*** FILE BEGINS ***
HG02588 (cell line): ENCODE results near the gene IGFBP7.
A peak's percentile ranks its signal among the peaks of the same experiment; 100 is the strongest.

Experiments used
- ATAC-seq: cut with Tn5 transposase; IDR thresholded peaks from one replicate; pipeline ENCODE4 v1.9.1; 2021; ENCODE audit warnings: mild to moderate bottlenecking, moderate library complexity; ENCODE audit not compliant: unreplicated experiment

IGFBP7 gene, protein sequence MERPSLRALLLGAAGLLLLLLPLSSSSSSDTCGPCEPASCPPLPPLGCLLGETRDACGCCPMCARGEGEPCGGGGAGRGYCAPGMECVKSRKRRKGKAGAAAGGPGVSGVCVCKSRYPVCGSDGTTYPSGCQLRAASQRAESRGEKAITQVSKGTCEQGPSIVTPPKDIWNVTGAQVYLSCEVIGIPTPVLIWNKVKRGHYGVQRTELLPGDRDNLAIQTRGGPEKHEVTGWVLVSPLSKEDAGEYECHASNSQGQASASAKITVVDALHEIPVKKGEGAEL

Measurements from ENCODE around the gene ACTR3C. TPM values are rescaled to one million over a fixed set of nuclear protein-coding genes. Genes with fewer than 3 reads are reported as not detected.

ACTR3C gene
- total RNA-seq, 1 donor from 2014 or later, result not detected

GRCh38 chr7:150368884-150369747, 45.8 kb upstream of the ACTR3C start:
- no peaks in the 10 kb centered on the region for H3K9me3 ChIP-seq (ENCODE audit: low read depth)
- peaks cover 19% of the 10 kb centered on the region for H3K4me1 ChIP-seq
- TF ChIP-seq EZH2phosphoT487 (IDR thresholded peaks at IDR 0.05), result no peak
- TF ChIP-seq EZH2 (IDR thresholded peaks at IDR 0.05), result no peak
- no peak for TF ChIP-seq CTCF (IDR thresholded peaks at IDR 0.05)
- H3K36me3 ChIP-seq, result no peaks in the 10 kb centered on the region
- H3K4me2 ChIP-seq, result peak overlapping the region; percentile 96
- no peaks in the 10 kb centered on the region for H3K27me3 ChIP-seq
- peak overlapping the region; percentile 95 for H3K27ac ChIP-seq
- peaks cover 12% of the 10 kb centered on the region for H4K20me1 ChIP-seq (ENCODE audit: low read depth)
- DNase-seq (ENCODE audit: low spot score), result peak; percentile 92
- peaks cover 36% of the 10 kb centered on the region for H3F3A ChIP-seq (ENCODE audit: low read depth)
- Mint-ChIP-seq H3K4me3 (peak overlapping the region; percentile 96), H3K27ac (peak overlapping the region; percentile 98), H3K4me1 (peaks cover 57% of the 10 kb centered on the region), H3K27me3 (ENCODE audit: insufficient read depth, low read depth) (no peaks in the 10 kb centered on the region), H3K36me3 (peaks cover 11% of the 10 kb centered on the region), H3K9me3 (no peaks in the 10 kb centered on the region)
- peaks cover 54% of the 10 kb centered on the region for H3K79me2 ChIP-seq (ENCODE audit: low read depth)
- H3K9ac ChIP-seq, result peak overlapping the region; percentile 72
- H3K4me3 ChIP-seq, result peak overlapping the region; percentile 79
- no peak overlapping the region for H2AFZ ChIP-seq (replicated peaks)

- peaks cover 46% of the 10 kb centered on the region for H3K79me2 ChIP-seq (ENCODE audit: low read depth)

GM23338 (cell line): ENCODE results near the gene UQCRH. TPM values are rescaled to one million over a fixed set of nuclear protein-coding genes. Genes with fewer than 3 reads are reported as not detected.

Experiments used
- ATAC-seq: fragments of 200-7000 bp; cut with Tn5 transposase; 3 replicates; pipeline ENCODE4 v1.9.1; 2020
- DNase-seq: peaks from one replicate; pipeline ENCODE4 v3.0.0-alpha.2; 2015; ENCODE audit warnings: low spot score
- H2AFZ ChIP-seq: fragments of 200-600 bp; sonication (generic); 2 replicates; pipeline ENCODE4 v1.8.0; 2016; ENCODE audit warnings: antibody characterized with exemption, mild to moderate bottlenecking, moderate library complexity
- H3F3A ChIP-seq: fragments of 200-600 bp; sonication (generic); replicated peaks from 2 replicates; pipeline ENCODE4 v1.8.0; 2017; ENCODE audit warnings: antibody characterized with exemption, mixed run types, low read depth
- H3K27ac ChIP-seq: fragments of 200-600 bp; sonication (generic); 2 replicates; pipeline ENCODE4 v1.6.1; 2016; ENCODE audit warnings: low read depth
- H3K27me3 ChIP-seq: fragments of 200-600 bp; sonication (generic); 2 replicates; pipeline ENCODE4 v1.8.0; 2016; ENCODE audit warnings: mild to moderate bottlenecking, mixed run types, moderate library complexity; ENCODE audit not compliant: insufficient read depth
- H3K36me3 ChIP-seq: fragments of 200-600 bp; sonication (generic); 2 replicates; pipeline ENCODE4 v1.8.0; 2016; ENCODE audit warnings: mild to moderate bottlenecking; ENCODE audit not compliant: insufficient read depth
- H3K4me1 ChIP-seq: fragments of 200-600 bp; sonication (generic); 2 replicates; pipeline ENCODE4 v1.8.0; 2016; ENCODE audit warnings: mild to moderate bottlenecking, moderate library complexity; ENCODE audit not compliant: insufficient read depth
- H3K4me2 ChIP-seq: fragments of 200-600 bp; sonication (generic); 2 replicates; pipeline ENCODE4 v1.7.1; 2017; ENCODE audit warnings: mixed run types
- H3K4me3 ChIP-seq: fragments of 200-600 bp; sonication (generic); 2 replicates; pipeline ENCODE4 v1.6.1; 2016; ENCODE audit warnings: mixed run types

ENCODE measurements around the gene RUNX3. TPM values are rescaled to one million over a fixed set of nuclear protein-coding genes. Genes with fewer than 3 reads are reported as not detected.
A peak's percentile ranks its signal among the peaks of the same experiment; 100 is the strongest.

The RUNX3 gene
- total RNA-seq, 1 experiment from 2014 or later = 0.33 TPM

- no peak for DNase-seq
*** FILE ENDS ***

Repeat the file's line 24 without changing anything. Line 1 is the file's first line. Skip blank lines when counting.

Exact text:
- H3K9ac ChIP-seq, result peak overlapping the region; percentile 72